The new terrorist arsenal - almost six inches in length!
Trainspotters are terrorists, photographers are terrorists, and now modelmakers are terrorists.
The Landed Underclass has already covered the story of the sneaky criminals who allegedly tried to smuggle contraband into a prison using a toy helicopter. No contraband was found, no CCTV images of this mysterious UFO have been made available, despite the use of infrared cameras and despite the fact that those who are into that sort of thing could identify the make and model of the toy at once, and probably list the shops that sell it.
I once worked with a guy who was into these flying models, and went along a couple of times to see his machinery fly. He, and others, produced some impressive model aircraft, I have to say, but despite his encouragement I stayed on the sidelines watching.
The first reason was cost. The second was danger. I didn't realise these guys had to buy insurance. Not for the model, nobody will insure that, but for the damage it might do. One of these, flown into you, could easily kill you. They are deadly pieces of kit. So these guys were insured for up to a million pounds' worth of damage.
I'm not talking about the tiny little helicopters you see in Tesco for about thirty quid. These things were huge, metal, and powered by some kind of oil (castor oil, I think). They were heavy and they were expensive. A beginner's kit to make one yourself cost about £600. Every time it crashed (and as I was gleefully assured, beginners crash a lot) the repair bill was £100 minimum. That's if it could be repaired.
As for carrying stuff, well I did ask about that. Watching them fly around was all very well, but could they do anything useful? Transport something? A video camera perhaps for aerial views?
Some of the big ones could carry small items, but the problem was balance. If the model was off balance it was impossible to fly. You could fit a payload but it would have to be central, or balanced by another weight somewhere else. Then when the payload was removed, the balance weight would have to go too at exactly the same time. There's also the problem of range and of line of sight - if you can't see it (if it goes behind a prison wall for example) then you can't control it.
So, the story Landed Underclass found has a couple of problems. First, the story claims toy helicopters can be had for £20. In the supermarket sales, yes. They are made of polystyrene, have very limited range and control, and would have serious trouble carrying a pin. To do something like the story claims, you'd be looking at spending £1000 plus. And you'd need an expert to fly it at night. And it would have to have lights so your 'pilot' can see where it is and which way it's facing. And he'd have to be on a ladder so he could see over the wall to land it. Even with all that, you'd be shipping a few ounces of stuff, no more, and anyone who approached the model with its blades turning would lose fingers (if the engine stops, you need a special device to start it again, one that's not generally available in prison). The noise these things make is tremendous. They are not the device of choice for surreptitious delivery of anything.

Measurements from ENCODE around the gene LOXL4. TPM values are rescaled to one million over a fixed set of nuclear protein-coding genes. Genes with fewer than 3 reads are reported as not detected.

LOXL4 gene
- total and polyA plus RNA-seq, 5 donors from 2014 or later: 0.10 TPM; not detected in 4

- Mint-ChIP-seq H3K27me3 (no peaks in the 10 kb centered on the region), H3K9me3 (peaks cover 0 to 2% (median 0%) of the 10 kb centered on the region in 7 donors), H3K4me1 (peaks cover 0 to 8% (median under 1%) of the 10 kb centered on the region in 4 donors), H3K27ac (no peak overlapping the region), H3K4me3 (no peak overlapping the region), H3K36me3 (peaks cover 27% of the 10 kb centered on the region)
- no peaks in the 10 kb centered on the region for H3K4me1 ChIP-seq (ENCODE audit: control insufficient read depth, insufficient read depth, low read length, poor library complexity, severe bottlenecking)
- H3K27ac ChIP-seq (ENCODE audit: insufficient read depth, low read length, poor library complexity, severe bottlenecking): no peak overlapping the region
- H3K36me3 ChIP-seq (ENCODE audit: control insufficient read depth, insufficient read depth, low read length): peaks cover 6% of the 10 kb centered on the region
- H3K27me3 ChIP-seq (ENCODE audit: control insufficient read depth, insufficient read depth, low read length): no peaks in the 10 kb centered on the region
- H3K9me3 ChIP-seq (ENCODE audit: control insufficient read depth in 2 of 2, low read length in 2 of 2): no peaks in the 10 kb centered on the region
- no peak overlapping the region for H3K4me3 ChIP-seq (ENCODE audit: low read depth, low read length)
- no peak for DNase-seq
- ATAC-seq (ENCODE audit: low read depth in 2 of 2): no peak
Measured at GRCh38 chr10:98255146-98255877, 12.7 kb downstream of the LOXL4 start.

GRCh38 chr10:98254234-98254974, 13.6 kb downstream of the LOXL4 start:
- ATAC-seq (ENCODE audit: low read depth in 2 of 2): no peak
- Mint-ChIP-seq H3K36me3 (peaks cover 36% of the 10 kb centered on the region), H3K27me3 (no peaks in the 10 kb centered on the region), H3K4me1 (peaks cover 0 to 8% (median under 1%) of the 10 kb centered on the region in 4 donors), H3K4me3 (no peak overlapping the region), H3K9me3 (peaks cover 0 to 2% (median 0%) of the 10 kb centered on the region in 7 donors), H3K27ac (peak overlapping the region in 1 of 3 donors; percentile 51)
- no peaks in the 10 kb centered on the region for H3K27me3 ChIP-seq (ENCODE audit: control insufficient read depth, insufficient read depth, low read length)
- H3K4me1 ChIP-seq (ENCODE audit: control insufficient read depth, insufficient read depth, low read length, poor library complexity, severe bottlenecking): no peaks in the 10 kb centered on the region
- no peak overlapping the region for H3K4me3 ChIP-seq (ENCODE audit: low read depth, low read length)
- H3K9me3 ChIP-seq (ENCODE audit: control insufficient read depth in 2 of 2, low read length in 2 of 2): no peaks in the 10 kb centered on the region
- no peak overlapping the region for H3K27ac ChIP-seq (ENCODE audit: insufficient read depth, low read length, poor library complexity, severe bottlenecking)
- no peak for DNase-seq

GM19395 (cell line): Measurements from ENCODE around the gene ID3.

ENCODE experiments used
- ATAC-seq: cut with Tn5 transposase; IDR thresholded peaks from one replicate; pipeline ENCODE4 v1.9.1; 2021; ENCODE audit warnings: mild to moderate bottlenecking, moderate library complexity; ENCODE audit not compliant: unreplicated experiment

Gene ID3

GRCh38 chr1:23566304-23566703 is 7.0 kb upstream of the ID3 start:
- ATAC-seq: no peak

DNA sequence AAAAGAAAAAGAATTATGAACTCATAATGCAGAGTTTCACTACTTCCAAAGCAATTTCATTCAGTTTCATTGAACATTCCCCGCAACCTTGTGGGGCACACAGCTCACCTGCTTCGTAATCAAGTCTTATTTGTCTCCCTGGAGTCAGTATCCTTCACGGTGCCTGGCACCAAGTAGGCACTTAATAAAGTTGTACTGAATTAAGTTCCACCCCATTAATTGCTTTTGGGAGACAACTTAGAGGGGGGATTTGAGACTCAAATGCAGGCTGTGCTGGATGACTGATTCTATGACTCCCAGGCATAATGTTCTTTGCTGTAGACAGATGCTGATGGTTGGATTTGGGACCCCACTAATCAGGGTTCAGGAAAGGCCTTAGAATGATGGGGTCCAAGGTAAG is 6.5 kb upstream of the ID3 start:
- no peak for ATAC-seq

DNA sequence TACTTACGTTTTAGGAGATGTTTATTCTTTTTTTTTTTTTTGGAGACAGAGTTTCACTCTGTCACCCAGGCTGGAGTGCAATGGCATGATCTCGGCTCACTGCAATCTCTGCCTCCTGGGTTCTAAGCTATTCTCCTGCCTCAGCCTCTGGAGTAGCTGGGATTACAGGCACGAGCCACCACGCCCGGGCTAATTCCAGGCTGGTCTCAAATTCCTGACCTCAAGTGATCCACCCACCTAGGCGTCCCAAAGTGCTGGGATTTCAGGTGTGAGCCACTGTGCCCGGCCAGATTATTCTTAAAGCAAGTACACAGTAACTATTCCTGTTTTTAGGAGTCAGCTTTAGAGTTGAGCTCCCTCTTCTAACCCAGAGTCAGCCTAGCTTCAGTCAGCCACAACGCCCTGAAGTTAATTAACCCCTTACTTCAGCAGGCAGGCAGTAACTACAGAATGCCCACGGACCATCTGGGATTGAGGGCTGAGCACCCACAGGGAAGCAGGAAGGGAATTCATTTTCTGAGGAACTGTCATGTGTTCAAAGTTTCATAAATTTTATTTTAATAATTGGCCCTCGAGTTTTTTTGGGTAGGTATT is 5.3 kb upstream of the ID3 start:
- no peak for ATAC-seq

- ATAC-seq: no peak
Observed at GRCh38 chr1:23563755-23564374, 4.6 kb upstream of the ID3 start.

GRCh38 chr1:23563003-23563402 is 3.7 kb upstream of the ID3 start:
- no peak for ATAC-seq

So, in short, it's a load of bollocks. Someone might have flown a toy helicopter over the prison but they weren't delivering anything. More likely they went off course and had no intention of flying that way. More likely still, it never happened at all.
On the other hand, one of these helicopters could easily carry a modern mini-video camera with SD card storage. I have a couple of those. They weigh next to nothing and they'll run for four hours on two AA batteries.
So, are these models about to be controlled, or perhaps banned, to stop super-skilled model-makers delivering a gram of heroin to a prison?
Or are they about to be controlled, or perhaps banned, because we can use them to film from the air?
Remember, the authorities are already scared of street photographers and trainspotters. Is it such a stretch to imagine they are also scared of aerial photography?
Watch out for those radio controlled cars and trucks. They can carry much bigger cameras.
You know, I might call in to that model shop on Monday. Just to browse...